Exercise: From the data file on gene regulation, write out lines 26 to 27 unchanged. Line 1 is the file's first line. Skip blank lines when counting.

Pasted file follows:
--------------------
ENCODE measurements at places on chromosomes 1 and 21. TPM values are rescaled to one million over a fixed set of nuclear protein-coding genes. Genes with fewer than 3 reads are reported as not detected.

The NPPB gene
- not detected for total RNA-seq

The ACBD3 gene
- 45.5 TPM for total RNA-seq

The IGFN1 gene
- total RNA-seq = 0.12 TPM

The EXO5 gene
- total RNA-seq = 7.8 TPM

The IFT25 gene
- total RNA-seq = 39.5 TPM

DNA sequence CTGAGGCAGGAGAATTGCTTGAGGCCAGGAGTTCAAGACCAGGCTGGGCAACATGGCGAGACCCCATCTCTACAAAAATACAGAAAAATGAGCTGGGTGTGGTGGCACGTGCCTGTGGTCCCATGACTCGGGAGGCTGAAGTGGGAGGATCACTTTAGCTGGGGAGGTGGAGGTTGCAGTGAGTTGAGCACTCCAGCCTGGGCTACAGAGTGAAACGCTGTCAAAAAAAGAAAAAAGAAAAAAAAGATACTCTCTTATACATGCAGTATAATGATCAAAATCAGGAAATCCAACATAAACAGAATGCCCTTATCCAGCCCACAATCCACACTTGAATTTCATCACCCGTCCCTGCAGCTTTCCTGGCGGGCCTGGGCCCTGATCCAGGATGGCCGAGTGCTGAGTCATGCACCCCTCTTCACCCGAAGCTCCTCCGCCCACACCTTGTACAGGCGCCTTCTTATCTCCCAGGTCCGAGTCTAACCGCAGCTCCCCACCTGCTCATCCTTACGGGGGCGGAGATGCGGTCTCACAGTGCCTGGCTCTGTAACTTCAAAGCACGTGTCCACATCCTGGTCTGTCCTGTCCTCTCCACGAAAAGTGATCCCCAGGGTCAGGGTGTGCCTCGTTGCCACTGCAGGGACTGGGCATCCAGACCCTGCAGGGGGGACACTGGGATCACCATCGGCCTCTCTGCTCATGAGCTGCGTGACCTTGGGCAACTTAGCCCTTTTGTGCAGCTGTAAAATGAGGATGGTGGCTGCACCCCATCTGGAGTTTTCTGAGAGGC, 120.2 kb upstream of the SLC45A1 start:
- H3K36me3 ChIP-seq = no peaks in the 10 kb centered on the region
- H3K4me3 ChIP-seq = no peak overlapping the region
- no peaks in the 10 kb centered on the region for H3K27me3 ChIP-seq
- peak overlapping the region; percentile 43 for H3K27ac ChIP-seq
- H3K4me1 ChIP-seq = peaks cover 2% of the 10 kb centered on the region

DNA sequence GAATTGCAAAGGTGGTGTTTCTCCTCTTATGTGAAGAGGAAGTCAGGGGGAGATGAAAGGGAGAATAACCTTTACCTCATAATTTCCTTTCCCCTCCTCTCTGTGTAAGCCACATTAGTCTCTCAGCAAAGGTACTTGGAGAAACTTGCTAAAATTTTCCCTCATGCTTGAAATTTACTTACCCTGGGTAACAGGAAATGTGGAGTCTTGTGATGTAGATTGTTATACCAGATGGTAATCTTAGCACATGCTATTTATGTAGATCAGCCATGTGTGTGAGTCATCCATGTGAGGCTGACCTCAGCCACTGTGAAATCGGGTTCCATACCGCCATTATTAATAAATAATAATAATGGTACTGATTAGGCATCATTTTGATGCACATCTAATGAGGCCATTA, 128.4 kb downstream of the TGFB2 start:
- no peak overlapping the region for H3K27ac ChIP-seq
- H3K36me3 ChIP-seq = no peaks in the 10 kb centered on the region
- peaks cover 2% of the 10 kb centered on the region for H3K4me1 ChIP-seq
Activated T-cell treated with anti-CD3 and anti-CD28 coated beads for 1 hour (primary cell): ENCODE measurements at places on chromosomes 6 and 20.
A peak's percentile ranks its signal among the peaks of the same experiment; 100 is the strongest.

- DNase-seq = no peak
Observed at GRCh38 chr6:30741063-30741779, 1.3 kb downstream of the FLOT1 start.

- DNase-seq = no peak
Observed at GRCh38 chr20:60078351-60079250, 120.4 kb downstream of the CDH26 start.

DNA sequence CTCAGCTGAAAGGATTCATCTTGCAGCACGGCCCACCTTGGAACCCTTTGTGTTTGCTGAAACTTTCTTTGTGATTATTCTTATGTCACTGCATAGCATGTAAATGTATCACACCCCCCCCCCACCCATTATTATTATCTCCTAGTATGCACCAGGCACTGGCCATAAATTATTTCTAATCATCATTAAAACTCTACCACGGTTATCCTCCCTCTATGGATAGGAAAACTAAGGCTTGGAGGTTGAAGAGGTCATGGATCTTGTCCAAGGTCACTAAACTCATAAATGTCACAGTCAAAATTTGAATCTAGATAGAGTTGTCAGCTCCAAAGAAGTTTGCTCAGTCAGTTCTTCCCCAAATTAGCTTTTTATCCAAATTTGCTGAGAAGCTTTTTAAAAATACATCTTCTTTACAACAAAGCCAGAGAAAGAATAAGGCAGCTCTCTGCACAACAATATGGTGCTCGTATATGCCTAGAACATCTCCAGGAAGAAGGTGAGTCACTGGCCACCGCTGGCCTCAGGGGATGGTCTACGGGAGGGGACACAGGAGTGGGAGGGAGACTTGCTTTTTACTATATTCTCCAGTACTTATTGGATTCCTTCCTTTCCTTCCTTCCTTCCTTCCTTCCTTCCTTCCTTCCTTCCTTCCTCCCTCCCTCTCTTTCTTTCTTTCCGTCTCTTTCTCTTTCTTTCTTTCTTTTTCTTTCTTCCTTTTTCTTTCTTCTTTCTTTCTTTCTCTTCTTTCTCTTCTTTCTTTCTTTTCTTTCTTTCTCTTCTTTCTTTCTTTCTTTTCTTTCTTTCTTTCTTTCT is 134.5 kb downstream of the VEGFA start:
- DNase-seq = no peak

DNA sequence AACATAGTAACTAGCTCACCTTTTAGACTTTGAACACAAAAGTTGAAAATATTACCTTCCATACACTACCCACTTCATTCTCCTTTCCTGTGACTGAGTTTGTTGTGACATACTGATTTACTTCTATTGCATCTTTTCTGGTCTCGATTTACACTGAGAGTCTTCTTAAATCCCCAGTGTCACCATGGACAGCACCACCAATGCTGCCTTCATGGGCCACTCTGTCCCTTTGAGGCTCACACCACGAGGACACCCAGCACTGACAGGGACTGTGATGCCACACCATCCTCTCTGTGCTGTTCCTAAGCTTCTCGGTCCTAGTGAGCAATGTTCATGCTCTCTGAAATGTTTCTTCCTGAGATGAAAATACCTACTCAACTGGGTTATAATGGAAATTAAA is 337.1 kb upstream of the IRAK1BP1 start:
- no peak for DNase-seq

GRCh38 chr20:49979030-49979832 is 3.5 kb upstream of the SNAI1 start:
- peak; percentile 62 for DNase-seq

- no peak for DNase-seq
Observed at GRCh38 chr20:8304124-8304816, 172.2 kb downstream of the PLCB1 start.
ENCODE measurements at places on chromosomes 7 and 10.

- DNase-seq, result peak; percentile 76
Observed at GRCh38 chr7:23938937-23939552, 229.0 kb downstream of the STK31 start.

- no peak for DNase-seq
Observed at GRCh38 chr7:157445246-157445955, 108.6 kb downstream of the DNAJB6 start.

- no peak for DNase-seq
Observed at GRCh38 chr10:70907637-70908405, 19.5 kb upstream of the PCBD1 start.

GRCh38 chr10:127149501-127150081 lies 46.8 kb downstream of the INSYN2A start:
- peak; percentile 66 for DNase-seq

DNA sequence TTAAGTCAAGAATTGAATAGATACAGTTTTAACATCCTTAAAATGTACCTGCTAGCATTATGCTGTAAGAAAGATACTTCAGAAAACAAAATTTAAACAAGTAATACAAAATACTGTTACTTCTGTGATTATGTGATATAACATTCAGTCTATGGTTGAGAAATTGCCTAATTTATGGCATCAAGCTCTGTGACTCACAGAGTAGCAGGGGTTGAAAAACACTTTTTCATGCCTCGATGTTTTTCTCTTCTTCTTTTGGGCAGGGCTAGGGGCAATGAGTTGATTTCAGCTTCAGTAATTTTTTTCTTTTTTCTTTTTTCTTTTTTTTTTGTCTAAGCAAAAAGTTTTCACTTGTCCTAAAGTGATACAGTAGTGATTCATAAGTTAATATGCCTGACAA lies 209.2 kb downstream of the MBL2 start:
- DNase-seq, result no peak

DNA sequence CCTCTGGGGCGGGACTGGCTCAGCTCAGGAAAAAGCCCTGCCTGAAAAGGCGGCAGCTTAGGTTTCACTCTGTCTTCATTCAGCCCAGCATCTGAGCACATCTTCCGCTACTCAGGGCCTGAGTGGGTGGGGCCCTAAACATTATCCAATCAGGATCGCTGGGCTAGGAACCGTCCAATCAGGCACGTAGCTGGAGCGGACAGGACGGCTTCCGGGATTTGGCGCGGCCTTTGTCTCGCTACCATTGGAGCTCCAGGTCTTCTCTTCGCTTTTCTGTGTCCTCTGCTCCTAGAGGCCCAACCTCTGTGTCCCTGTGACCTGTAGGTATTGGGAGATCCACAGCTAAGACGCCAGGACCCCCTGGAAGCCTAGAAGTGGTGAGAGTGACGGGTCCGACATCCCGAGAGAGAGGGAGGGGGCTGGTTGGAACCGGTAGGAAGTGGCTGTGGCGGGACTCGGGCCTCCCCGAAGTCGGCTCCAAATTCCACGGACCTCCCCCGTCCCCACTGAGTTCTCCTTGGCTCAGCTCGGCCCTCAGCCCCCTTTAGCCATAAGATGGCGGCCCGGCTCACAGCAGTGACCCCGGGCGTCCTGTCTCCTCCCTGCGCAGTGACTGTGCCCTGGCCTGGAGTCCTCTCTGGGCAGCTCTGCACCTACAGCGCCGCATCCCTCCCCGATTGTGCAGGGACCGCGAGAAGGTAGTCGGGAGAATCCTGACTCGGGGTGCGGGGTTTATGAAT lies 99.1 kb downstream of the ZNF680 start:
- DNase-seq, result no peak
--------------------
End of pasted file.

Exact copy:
- DNase-seq = no peak
Observed at GRCh38 chr20:60078351-60079250, 120.4 kb downstream of the CDH26 start.